Struggling sandwich artist: Subway has a full-blown crisis on their hands

With Subway’s sales plummeting and stores closing, many attribute the dark days to changing trends, bad produce, and some hardcore internal conflict.


January 22, 2018

Over the past 4 years, the beloved godfather of fast casual eats has taken a nosedive of monstrous proportions.

The company has all but turned their “Eat Fresh” modus operandi into a joke after gaining a reputation for serving flimsy produce and “mystery meat”, while their golden boy marketing boss, Karlin Linhardt, resigned in December after less than a year with the company.

And lest we forget, Jared Fogle…

That’s only the tip of the iceberg lettuce

The struggle is real over in sandwichville.

Subway’s US store count fell by more than 900 in 2017, and national sales declined for the 4th straight year. In the midst of this chaos, Subway’s great counteraction strategy was to bring back the coveted $5 footlong promotion.

Subway exec slams head into idea board, “fiiine.”

But to franchisees, it wasn’t fine. More than 400 locations signed a petition against it, claiming the $5 deal is what destroyed the business in the first place.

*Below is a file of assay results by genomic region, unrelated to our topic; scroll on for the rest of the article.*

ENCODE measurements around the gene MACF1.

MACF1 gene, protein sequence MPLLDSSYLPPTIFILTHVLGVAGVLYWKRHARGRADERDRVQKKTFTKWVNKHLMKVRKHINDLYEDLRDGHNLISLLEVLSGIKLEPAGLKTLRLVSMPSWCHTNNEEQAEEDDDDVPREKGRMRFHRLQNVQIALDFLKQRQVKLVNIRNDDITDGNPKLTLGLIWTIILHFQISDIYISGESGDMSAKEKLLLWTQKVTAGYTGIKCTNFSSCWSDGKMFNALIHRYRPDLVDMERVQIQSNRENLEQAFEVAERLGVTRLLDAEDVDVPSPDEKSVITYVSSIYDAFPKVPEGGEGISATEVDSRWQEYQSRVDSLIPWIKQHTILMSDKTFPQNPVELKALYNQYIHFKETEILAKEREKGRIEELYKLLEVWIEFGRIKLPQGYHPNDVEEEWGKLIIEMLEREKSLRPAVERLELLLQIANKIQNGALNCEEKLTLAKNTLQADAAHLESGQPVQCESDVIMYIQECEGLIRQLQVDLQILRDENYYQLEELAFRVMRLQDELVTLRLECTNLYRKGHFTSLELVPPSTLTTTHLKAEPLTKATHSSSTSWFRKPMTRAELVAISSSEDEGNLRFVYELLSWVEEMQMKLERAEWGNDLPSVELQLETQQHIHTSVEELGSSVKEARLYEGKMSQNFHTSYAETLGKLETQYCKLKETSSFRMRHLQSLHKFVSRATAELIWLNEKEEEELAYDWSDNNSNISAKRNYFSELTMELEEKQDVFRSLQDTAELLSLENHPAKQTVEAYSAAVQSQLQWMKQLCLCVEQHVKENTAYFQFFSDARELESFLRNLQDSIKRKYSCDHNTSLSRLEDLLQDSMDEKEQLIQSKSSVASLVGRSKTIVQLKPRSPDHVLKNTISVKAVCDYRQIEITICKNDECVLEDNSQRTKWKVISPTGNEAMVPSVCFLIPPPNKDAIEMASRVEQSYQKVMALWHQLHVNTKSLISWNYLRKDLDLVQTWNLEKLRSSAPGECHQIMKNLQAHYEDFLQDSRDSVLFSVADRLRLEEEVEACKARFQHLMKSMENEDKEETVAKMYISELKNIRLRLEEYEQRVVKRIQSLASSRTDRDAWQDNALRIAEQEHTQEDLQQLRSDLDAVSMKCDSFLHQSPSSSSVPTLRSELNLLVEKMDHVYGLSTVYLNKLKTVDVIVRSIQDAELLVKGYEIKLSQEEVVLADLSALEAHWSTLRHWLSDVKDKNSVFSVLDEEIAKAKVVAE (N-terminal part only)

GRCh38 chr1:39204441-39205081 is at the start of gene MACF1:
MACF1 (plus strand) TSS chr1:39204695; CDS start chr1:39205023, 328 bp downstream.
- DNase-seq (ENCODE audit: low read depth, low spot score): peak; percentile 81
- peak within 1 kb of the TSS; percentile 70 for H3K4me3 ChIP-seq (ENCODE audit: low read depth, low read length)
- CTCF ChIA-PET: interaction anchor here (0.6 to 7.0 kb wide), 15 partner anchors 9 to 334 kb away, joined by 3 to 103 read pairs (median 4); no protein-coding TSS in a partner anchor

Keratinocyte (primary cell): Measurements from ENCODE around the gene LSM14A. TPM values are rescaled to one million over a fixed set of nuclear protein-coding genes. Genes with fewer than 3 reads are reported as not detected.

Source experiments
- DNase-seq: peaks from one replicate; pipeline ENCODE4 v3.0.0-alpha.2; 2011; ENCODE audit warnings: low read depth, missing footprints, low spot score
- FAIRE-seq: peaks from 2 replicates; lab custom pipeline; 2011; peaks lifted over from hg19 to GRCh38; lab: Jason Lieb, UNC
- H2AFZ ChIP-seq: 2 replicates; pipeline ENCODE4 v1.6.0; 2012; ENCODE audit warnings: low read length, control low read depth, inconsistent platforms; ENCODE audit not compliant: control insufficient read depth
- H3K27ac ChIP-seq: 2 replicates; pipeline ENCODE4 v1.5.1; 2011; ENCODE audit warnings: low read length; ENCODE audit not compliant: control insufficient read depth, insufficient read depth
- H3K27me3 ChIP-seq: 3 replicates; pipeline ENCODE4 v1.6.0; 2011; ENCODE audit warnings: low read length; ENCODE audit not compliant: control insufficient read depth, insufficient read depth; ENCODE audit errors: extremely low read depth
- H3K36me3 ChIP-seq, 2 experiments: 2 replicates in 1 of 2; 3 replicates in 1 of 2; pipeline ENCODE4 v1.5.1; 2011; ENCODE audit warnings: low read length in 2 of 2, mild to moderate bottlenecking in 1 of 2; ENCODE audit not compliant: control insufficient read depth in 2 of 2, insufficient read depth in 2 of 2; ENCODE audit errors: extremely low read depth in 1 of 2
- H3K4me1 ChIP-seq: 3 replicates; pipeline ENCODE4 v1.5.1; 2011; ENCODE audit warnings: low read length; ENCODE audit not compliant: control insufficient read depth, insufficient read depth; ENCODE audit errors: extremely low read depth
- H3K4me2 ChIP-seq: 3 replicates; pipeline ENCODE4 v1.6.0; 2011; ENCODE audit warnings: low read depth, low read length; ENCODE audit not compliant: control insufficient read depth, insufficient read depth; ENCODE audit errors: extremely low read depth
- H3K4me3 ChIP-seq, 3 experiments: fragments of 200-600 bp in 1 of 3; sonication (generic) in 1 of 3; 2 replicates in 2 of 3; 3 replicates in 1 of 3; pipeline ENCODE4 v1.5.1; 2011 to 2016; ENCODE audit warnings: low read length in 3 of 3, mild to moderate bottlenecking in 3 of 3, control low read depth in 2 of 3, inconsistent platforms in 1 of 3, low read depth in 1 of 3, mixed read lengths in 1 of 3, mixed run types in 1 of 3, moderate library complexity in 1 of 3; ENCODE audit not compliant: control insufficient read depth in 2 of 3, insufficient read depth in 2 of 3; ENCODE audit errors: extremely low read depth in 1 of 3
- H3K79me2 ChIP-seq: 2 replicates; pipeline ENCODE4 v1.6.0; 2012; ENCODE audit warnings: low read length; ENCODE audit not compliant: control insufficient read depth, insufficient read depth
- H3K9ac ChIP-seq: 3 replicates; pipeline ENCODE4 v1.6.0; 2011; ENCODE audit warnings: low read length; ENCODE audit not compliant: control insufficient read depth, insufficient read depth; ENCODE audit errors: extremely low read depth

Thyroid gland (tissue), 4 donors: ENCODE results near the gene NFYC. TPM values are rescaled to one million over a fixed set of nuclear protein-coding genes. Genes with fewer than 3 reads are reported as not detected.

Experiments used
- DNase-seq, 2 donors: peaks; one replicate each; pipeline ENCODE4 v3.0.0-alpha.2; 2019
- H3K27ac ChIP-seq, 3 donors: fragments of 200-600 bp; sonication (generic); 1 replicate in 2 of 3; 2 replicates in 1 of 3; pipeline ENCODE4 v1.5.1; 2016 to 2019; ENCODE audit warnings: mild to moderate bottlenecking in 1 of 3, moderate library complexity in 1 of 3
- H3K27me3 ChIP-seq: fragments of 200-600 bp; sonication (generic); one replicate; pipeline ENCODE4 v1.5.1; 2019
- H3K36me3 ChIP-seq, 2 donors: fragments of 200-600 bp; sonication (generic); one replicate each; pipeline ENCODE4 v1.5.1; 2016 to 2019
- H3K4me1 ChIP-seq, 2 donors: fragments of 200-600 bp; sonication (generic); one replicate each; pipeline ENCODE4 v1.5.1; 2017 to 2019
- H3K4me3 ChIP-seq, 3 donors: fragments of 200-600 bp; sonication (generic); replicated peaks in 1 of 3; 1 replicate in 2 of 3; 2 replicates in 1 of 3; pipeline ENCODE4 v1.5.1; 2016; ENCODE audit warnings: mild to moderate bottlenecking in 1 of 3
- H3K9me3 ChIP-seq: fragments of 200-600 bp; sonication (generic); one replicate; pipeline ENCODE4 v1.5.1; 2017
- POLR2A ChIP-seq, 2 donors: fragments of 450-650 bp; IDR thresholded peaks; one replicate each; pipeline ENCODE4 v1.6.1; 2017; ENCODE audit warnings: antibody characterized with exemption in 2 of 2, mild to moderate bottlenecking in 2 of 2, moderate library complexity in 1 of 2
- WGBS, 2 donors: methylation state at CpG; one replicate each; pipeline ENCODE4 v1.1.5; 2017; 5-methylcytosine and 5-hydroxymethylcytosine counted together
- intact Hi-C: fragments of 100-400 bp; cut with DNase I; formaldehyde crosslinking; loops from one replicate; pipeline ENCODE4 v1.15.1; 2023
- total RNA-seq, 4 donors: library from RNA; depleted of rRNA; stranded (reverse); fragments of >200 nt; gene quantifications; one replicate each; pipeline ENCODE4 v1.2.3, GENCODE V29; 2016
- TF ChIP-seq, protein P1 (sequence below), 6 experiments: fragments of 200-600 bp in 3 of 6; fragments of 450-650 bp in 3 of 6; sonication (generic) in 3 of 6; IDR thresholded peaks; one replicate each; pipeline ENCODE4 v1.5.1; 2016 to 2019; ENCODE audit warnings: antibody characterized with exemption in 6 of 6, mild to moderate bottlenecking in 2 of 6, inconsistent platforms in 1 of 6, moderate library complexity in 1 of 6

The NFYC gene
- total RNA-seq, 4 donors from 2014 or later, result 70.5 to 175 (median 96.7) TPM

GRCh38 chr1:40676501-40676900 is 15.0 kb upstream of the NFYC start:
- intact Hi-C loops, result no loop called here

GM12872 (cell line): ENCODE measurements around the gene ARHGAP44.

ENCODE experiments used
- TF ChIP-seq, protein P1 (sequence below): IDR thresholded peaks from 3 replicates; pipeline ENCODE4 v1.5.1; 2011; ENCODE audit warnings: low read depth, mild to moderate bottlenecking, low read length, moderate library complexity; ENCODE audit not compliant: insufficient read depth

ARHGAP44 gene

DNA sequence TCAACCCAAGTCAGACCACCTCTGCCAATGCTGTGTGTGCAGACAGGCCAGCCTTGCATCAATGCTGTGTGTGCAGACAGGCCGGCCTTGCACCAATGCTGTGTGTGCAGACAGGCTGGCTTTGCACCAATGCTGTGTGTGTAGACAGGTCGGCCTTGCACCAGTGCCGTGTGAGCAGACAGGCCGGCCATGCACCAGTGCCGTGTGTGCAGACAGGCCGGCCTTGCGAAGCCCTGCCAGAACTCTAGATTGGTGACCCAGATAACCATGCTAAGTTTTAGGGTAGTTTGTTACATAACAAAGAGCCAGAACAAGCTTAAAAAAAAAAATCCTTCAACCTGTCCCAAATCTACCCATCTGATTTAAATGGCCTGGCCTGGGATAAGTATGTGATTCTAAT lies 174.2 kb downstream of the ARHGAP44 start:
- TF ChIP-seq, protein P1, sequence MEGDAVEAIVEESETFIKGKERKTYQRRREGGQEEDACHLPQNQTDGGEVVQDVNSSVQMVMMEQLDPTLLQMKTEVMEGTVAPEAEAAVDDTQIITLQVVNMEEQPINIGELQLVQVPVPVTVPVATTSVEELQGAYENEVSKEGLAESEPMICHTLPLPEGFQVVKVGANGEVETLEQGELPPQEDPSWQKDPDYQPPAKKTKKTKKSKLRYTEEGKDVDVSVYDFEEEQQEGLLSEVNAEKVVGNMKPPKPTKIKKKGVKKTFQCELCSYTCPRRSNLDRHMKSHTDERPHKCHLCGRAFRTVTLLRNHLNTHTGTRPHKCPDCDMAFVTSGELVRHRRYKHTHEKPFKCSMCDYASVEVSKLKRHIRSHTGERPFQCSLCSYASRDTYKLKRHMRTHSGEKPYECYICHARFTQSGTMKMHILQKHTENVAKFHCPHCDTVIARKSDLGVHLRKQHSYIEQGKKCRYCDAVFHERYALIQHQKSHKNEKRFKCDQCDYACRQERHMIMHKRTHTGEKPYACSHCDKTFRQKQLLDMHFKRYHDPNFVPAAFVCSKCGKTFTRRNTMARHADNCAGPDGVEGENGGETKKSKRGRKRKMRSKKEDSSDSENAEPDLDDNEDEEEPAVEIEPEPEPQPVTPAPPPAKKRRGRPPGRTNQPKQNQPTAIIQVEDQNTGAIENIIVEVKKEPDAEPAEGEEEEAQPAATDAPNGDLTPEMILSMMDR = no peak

Let’s brace for more closures

According to Business Insider, store owners foresee 100s of additional stores closing in 2018 and are worried that up to one-third of Subway locations in the US could soon be unprofitable.

As one store owner lamented: “I have sadly watched my peers close their doors… It is inevitable that I will do the same in the near future… this was my retirement, and now, well, it’s over.”

To make matters worse, there’s a mutiny going on at corporate

Subway employees feel the blame rests squarely on the shoulders of Subway CEO Suzanne Greco and other upper-management personnel.

In fact, many speculate the real story behind Linhardt’s resignation was the backlash against the footlong promotion, while other sources close to the situation claim he was ousted by an alliance of execs with differing ideas for the future of Subway.

Leaving us all to wonder: what is Subway’s future?

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